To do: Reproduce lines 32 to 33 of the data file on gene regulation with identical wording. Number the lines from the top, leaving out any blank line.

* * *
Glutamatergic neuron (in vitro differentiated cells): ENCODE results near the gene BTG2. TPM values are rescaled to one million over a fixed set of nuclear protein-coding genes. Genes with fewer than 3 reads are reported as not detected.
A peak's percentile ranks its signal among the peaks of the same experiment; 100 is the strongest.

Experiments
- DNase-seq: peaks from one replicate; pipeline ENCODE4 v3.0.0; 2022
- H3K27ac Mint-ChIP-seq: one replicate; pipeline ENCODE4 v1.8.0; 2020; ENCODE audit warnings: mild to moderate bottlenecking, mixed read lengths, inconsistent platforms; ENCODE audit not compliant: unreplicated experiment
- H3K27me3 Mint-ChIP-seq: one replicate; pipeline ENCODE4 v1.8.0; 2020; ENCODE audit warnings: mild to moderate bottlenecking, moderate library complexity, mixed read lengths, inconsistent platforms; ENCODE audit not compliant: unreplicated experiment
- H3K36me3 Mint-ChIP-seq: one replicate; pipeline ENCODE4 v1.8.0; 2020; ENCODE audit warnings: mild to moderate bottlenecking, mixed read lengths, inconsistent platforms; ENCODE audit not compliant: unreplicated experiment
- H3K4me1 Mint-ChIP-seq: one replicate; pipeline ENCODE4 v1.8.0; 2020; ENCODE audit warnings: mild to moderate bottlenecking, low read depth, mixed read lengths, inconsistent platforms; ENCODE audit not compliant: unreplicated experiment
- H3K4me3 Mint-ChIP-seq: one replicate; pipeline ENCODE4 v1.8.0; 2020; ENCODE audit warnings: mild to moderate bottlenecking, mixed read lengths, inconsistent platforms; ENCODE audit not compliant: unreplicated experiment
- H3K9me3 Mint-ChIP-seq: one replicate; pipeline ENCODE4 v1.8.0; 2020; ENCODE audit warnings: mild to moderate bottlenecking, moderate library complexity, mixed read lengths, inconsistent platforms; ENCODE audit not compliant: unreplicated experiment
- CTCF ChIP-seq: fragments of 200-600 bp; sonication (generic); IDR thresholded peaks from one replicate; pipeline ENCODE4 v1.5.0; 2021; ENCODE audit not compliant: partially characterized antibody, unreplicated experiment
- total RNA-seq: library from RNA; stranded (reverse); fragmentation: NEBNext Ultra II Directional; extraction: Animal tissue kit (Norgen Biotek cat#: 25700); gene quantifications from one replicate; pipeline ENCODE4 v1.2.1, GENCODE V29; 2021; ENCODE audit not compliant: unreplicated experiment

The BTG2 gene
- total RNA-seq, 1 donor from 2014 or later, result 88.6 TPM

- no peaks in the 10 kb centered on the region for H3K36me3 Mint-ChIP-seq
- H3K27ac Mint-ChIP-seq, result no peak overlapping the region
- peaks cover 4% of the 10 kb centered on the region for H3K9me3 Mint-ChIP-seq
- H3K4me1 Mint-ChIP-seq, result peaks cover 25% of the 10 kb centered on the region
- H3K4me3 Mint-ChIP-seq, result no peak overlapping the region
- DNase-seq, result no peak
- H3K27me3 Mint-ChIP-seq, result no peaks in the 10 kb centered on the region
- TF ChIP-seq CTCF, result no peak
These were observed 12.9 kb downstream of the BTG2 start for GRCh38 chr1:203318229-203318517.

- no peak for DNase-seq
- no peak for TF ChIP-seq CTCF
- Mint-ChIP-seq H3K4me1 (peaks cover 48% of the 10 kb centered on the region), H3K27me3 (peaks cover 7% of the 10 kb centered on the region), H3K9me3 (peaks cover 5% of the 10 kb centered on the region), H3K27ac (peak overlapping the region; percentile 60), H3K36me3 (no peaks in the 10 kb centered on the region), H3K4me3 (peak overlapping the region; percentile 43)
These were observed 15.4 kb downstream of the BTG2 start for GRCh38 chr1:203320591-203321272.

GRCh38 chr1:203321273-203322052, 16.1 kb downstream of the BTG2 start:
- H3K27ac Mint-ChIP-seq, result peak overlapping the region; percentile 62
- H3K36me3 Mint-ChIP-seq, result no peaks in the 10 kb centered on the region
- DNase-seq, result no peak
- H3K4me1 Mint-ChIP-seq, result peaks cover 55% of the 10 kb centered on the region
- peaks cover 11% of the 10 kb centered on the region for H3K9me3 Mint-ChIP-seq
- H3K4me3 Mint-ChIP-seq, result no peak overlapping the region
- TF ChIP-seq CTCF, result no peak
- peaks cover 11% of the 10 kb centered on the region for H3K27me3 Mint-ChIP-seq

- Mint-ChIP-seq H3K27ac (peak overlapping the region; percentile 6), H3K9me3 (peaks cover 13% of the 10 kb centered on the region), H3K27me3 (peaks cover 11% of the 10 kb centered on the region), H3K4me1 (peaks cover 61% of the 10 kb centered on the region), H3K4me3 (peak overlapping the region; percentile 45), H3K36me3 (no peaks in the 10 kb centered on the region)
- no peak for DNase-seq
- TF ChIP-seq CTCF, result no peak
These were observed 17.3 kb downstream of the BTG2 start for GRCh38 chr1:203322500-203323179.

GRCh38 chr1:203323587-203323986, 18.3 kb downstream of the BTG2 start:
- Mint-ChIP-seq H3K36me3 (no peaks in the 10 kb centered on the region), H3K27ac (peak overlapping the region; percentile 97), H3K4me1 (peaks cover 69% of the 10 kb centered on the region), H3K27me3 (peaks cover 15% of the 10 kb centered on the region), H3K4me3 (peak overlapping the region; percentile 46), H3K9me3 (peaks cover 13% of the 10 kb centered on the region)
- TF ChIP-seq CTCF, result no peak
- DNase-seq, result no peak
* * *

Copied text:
- H3K4me1 Mint-ChIP-seq, result peaks cover 55% of the 10 kb centered on the region
- peaks cover 11% of the 10 kb centered on the region for H3K9me3 Mint-ChIP-seq